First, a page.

The air we breathe is harming us. Here’s what we can do about it.

Amanda Leland

Let me tell you about some people who are really struggling with the poor air quality these days — and what we can do to help them.

Liam Moore is a 4-year-old boy who lives in an East Las Vegas neighborhood that is home to many Latinos like him and his mom, Cinthia. There’s little green space or shade in their community, which is near two major freeways.

That produces tons of air pollution, made worse by drifting smoke from the western wildfires that are exacerbated by climate change.

The air we breathe is in trouble — and so are we — but there are steps we can take to make it better.

Why climate change means more air pollution

If Liam goes out to play when the air quality is poor, he has trouble breathing and gets skin rashes. His mom, a field organizer with Moms Clean Air Force, knows that Latino children are 40% more likely to die from asthma than their white counterparts.

She often keeps Liam indoors and uses air filters to purify the air inside. “I’m really worried,” she tells us.

Climate change is lengthening the wildfire season and increasing the frequency, severity and size of fires, which means more air pollution. Exposure to wildfire smoke causes many negative health impacts, including exacerbating asthma, which can lead to emergency room visits, hospitalizations and an increased risk of heart attacks and death.

Children, seniors, pregnant women and people with cardiovascular disease or respiratory conditions like chronic bronchitis are especially vulnerable.

Poor air quality makes asthma worse

Amanda Leland as a 7-year-old

The author as a 7-year-old, during a school field day in in Duxbury, Massachusetts.

I know how tough it can be. As a child, I had chronic asthma and struggled to breathe. Weekly visits to the allergist were as routine as playing sports or going to school. I never left home without my inhaler.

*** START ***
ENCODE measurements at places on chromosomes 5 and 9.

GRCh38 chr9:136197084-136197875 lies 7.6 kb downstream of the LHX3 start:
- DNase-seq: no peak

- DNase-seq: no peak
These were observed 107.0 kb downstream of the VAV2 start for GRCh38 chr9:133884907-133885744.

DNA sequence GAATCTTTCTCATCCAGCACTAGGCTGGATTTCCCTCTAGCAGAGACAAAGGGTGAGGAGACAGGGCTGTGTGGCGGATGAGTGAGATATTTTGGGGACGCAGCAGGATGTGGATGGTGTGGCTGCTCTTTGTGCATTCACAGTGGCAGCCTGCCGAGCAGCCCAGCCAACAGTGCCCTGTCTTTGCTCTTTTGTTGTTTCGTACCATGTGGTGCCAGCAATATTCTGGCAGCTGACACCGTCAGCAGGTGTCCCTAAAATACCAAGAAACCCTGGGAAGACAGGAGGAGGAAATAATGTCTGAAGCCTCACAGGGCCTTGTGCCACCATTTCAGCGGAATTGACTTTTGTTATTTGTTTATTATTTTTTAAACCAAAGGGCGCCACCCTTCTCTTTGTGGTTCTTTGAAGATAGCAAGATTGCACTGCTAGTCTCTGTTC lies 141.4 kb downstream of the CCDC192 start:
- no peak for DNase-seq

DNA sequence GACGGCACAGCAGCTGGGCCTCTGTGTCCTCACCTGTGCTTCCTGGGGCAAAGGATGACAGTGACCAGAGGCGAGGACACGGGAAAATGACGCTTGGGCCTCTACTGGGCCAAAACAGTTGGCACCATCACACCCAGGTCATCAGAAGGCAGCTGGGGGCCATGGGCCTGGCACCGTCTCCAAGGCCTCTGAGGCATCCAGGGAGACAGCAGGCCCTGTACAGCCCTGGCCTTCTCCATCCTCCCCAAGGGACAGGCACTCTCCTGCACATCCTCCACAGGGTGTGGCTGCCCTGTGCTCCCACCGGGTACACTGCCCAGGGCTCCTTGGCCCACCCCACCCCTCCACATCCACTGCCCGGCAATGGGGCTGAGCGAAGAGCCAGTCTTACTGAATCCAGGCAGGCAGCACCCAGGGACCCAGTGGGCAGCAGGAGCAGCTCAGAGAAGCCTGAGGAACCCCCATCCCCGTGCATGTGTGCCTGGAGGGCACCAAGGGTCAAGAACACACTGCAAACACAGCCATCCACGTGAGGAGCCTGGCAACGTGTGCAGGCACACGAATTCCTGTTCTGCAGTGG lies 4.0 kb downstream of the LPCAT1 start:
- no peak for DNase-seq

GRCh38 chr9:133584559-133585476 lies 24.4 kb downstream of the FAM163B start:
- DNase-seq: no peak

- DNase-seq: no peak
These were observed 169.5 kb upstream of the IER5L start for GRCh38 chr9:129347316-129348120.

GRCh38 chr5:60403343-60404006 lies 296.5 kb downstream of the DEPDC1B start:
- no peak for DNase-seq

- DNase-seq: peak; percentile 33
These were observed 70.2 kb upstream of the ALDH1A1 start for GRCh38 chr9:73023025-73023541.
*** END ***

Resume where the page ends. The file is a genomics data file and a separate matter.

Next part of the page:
I probably got asthma from the smoke emitted by the wood stove my parents used to heat our house. I was lucky — I outgrew the asthma. My heart goes out to those who are still reeling from poor air quality today.

They are people like Aaron Rogosin, a commercial photographer in Portland, Oregon, who has asthma.

These days, he protects his health by wearing a respirator outdoors because of the fires burning in Oregon. He caulked his windows and runs three fans with filters over them to trap the smoke and soot. After a few hours, they turn black.

“Being able to breathe is something we take for granted,” he tells us. “But the moment that gets put in jeopardy, it becomes an all-consuming reality you can’t avoid. ... It’s oppressive. We can’t escape it.

“There’s no way these fires aren’t going to have a bigger and bigger impact on people, more consistently and more frequently,” he says.

Some communities face more air pollution

That’s especially true for communities of color. A recent study from EDF and George Washington University found major disparities in rates of childhood asthma caused by inequities in air pollution exposure in the San Francisco Bay area.

Neighborhoods with higher percentages of residents of color experienced, on average, double the rate of asthma from traffic-related air pollution compared with predominantly white neighborhoods.

These neighborhoods often have fewer trees and are hotter — and people who work outdoors don’t have the luxury of air conditioning and indoor air purifiers.

Here’s how to protect your family and our future

There are steps we can take to mitigate the worst effects of air pollution on our health and that of our families:

  • Enter your zip code on the Environmental Protection Agency’s AirNow website to learn about your area’s air quality today and forecast for tomorrow.
  • View a map of active wildfires and smoke conditions across the U.S.
  • Protect your family’s health during heavy wildfire smoke by staying indoors and keep the air as clean as possible using air conditioning if you have it (on recirculate mode) or a high-efficiency particulate air (HEPA) purifier.
  • If you must spend time outdoors, use N-95 or P-100 respirator masks that can help reduce your exposure to particulate matter. The EPA has further guidance on masks.

To avoid a future where the health impacts of wildfires become even more devastating, we must take action on climate change now.

Tell the Biden administration to announce a bold plan to eliminate pollution by 2035 and to ensure that over half of new vehicles sold by 2030 are zero-emitting.

As Aaron says, “We have to stand up and take action today because otherwise there won’t be a next generation.”